Singles reviewed : What the Blood Revealed, Adi Carter, Heroes of the Mexican Independence Movement, Johan Reinhold, Floating Death Picnic, The Bedford Incident, Black Market Serotonin, Nowhere Again, Ninetails, The Hudares


Greetings, readers bought all seven copies of my self-help guide, Getting back at the rustler that stole your red oxen (vol .2 Electric Boogaloo)! Welcome to another edition of our “off again, off again, hey it’s on again!” single reviews column. Granted, some of them aren’t singles, but I liked them and made my stupid human collaborators review ’em. Mahalo. 

This week’s singles are double-double, so watch out for that trans fat in our delicious cuts of smoked shoegazing bacon. Mind the indie dance chicken. And for Krist Novoselic‘s sake, don’t throw your bass in the air, you might end up writing political science for the rest of your life while you wallow in self-pity on that day you said no to a high paying job packing foodstuffs in orange bags at Sainsbury’s.

Ah, singles, right:

Heroes of the Mexican Independence Movement – The singer inside us all / The gift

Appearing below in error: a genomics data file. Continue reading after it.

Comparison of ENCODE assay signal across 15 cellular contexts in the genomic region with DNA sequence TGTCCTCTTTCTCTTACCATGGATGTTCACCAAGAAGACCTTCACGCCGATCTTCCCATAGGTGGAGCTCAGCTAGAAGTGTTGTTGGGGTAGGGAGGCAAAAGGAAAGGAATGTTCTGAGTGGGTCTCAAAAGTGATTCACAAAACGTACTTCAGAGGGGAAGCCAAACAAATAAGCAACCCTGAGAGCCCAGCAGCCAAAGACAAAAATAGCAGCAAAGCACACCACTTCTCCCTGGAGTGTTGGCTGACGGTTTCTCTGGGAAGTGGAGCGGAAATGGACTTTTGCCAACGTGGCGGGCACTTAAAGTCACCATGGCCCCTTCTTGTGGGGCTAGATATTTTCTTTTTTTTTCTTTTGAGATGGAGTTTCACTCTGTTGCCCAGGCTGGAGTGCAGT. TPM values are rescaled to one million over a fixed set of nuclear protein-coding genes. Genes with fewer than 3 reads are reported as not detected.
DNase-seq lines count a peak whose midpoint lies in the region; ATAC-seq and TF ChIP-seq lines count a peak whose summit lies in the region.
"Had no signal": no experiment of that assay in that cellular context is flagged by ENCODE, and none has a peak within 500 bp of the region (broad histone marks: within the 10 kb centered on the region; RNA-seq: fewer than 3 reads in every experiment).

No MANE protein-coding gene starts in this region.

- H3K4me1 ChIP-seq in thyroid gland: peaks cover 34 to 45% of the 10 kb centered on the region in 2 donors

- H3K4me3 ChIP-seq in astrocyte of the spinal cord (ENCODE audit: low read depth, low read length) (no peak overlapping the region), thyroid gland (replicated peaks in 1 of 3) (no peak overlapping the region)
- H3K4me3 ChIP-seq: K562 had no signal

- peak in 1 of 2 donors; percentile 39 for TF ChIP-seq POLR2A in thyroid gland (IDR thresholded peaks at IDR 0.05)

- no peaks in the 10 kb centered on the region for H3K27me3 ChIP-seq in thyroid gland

The Followers of Twee must be scared, as there are peddlers of indie pop that do not resort to iterations of ‘kumbayah’ have another apostle in Heroes of the Mexican Independence Movement. ‘The singer inside us all’ is a sparse, slow tropical ditty that builds and builds and then explodes. It’s like starting as a simple priest and then going out on a night with a flag with the Virgin Mary and yelling “Viva Mexico” and causing a general ruckus and a neverending parade of jokes about Spain. Good-o, as in ‘the ballad of El ___’.

‘The Gift’ is a psychedelic pop track. Marmite. Not for me, but you might like it. Then again, I despise hippies but enjoy psychedelic romps. I’m confused. –Orestes P is for Picky Motherfucker Xistos. 

What the blood revealed – To travel deadly ground

Those brutal Scots go all post-rock/metal with they claymore-sharp notes and thick, atmospheric music. ‘To travel deadly ground’ starts with a lot of attitude and defiant pace, slowing down almost to a treacle-slow psychedelic route. Then it blows back, volcano-style. It’s this calibre of salvo that let you relish on their music (and their intense live show). Great one. -Sam. 

Adi Carter & Jane Silence – One Summer Evening

Somehow, Mr. Adi Carter has got us in a time booth (more Bill and Ted than Peter Davison) and got us a queue jumper into late 95 era Hacienda. With a super bassy line, ‘One Summer Evening’ benefits from the voice of Jane Silence, an organic Yin to the steely cold beats squaredancing in a Yang pattern. You get two remixes with this release, one is the ‘Adi’s Sheffield Dub’, where the colder digital elements overtake and make it more of a chillout track (although with the heartbeat still in a rush). Why is the hearbeat in a rush? ‘Cause it was bustin’ mooooves in in the ‘Tommy Vicari Jnr mix’, the paciest of the three. Good for electronica lovers who need their fix. – Sam.